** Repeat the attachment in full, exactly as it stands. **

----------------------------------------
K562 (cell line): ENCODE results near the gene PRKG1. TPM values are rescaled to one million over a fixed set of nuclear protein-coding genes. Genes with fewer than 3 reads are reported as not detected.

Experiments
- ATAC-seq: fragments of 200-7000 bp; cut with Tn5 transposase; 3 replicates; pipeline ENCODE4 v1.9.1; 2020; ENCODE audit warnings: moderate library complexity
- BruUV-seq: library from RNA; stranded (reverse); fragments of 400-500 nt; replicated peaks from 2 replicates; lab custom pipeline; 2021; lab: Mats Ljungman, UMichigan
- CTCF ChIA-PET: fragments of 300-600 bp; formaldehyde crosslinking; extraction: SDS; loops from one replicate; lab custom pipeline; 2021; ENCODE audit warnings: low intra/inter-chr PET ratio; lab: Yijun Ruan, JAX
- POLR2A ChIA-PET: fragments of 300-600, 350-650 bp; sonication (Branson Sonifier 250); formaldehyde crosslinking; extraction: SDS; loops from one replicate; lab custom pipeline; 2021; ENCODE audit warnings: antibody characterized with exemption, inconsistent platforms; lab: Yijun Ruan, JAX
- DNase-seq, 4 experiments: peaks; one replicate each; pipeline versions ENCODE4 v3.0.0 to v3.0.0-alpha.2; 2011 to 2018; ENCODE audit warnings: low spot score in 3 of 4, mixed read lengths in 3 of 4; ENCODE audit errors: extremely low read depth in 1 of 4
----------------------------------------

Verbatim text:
K562 (cell line): ENCODE results near the gene PRKG1. TPM values are rescaled to one million over a fixed set of nuclear protein-coding genes. Genes with fewer than 3 reads are reported as not detected.

Experiments
- ATAC-seq: fragments of 200-7000 bp; cut with Tn5 transposase; 3 replicates; pipeline ENCODE4 v1.9.1; 2020; ENCODE audit warnings: moderate library complexity
- BruUV-seq: library from RNA; stranded (reverse); fragments of 400-500 nt; replicated peaks from 2 replicates; lab custom pipeline; 2021; lab: Mats Ljungman, UMichigan
- CTCF ChIA-PET: fragments of 300-600 bp; formaldehyde crosslinking; extraction: SDS; loops from one replicate; lab custom pipeline; 2021; ENCODE audit warnings: low intra/inter-chr PET ratio; lab: Yijun Ruan, JAX
- POLR2A ChIA-PET: fragments of 300-600, 350-650 bp; sonication (Branson Sonifier 250); formaldehyde crosslinking; extraction: SDS; loops from one replicate; lab custom pipeline; 2021; ENCODE audit warnings: antibody characterized with exemption, inconsistent platforms; lab: Yijun Ruan, JAX
- DNase-seq, 4 experiments: peaks; one replicate each; pipeline versions ENCODE4 v3.0.0 to v3.0.0-alpha.2; 2011 to 2018; ENCODE audit warnings: low spot score in 3 of 4, mixed read lengths in 3 of 4; ENCODE audit errors: extremely low read depth in 1 of 4